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Deborah Caulfield's in-the-moment impression of the Unlimited dicussion 'Just Look What We Started' / 2 September 2012

Loosely painted portrait of Nabil Shaban who set up Graeae Theatre Company

Tanya Raabe's painting of Nabil Shaban which is on display in The Festival of the World Museum in the Spirit Level, RFH. Photo © Tanya Raabe

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'Just Look What We Started' was the first in a series of discussions on disability, art. labels and life in the Royal Festival Hall.

Jude Kelly, artistic director of the Southbank Centre, kicks off with a personal reflection on Unlimited, ‘a triumph for team work.’

She says it has been a joy to see that what has emerged is (with no apology for using this word, although she knows it has been criticised) an extraordinary body of work.

I’m thinking: From ‘special’ to ‘extraordinary’ is a tiny step in the right direction. The giant leap will be the one that goes from extraordinary to ordinary.

Back in the 1980s, as with many new beginnings, the emergence of disability arts was a mix of circumstances and confidence, politics and personalities.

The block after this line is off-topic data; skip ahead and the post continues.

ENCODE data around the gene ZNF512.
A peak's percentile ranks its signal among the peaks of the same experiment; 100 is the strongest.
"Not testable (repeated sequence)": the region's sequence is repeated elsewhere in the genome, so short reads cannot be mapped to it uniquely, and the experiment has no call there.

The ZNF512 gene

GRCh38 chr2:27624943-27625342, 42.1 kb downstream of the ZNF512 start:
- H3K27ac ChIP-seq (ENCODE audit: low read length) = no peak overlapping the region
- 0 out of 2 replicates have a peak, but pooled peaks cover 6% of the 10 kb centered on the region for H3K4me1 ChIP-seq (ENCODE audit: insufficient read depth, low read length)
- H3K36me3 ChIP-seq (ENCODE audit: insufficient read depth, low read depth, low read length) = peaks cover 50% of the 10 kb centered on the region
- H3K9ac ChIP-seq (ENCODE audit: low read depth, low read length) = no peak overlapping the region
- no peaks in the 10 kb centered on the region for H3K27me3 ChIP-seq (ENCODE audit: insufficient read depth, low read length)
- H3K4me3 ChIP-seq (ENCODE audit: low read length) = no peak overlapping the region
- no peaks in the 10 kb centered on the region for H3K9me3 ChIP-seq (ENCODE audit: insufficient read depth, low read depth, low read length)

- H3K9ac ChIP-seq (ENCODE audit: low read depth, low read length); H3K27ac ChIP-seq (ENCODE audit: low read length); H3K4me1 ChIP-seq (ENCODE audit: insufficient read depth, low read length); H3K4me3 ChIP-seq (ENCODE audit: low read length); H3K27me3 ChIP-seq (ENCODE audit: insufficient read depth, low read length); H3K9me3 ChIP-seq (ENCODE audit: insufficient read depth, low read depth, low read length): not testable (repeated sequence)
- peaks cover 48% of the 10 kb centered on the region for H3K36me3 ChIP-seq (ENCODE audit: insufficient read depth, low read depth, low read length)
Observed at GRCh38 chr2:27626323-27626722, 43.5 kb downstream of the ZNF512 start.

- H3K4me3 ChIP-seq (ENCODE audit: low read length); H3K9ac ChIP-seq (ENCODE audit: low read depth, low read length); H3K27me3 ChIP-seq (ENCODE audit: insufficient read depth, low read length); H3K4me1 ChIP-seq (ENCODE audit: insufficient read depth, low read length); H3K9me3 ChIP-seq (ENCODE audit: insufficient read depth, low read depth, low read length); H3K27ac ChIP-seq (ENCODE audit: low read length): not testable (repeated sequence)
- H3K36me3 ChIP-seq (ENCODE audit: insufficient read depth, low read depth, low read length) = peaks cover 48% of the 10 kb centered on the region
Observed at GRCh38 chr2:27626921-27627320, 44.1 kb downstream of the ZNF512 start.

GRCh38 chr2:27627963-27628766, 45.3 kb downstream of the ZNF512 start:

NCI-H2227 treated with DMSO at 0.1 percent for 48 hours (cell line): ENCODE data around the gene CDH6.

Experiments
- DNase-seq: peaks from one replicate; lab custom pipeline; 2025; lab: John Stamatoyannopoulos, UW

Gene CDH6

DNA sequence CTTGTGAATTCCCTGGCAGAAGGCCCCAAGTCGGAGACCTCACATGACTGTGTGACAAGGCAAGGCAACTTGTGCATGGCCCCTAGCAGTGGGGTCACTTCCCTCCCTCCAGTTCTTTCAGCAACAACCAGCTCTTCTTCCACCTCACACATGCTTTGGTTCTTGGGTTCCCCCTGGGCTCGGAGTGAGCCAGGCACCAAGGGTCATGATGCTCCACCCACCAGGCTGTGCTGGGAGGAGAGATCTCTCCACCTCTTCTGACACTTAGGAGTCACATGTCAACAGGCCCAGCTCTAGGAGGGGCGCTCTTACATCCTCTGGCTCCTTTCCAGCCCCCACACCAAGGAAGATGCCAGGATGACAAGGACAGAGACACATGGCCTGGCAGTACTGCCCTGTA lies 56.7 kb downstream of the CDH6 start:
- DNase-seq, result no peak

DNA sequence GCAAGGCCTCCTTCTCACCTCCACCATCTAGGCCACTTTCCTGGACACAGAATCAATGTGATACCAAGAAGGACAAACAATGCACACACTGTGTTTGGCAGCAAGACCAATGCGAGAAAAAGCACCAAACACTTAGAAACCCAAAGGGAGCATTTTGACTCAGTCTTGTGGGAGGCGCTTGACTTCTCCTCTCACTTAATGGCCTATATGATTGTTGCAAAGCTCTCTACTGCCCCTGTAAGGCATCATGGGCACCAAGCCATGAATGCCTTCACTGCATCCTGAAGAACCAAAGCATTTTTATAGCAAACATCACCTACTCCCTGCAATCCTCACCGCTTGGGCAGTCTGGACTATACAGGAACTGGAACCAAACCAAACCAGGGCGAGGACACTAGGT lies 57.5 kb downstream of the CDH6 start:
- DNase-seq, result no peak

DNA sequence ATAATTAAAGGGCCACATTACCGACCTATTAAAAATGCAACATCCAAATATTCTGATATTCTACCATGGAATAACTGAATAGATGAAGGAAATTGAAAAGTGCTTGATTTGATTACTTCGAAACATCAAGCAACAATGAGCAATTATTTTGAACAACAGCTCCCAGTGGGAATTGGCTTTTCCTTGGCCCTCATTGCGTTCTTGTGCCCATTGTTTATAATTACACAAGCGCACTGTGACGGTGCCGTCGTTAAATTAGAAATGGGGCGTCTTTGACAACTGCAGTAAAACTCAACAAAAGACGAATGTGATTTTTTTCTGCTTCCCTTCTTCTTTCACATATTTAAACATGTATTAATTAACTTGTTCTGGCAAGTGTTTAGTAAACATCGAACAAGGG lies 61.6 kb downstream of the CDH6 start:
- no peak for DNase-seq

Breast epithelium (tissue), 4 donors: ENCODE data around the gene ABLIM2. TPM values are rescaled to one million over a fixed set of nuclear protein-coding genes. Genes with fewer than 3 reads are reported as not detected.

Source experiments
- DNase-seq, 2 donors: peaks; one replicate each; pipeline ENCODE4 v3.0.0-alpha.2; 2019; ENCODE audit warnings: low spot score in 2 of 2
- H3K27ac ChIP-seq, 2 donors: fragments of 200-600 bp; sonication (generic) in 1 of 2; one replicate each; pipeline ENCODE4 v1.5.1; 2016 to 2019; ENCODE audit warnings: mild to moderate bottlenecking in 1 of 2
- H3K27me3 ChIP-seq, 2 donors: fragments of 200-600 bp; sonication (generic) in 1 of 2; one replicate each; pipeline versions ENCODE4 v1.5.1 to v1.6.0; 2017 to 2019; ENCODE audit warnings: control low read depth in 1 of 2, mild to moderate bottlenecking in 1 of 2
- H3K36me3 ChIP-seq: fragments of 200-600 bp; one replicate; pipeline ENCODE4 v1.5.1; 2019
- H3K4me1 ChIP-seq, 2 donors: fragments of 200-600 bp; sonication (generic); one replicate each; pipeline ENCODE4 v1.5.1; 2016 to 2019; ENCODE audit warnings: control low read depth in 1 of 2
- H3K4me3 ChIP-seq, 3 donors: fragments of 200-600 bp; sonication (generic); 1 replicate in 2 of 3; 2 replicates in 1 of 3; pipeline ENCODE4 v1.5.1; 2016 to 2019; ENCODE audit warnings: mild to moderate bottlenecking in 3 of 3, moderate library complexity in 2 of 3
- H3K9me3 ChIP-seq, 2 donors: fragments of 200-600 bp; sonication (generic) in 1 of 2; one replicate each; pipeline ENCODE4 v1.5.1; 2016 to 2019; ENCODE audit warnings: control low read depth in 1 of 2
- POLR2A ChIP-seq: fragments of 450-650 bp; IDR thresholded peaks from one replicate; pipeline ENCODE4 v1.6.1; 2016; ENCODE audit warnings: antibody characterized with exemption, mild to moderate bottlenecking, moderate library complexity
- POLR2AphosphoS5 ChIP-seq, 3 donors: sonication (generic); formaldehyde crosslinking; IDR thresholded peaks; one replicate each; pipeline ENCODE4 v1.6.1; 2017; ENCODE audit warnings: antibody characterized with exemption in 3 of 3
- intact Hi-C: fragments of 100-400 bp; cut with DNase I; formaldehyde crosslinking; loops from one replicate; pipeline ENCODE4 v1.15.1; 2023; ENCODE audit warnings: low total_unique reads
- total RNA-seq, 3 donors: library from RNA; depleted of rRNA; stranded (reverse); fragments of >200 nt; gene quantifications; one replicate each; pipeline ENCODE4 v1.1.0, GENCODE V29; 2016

Names are dropping all over: Ian Stanton, Johnny Crescendo and Julie Macnamara. Jenny Sealey is here, and Sarah Scott; back then they worked together in a place called The Workhouse.

Jude Kelly says Margaret Thatcher’s viciousness helped fuel the movement. Someone mentions Nabil Shaban.

Call me a spoilt brat, but I’m longing to be watching a documentary film or slick presentation, with the main events well described and nicely illustrated, pulling out the principles and key players, with juicy sound-bites and stunning footage.

Here, I’m losing track of this fascinating but somewhat disjointed reminiscence session.

A picture is shown but the screen is too small and too far away.

Things look up when Tony Heaton highlights the importance of the social model. I send a tweet: The Social model + anger = power.

Comments from the audience include this from Caroline Bowditch: in Australia disability arts is still run by non-disabled people. She says she’s glad to be working in the UK and thanks us for having her.

A man from Sri Lanka talks about the lack of development opportunities there for deaf and disabled artists, and multi marginalisation on cultural and religious grounds.

Another Aussie asks: How can (you) disabled people convince non-disabs to share their power? Tony says you have to wrest it from them.

Jenny Sealey agrees, adding: We have to constantly prove our worth, even when we have the power.


Keywords: art,disability art,disability arts festival,nabil shaban,power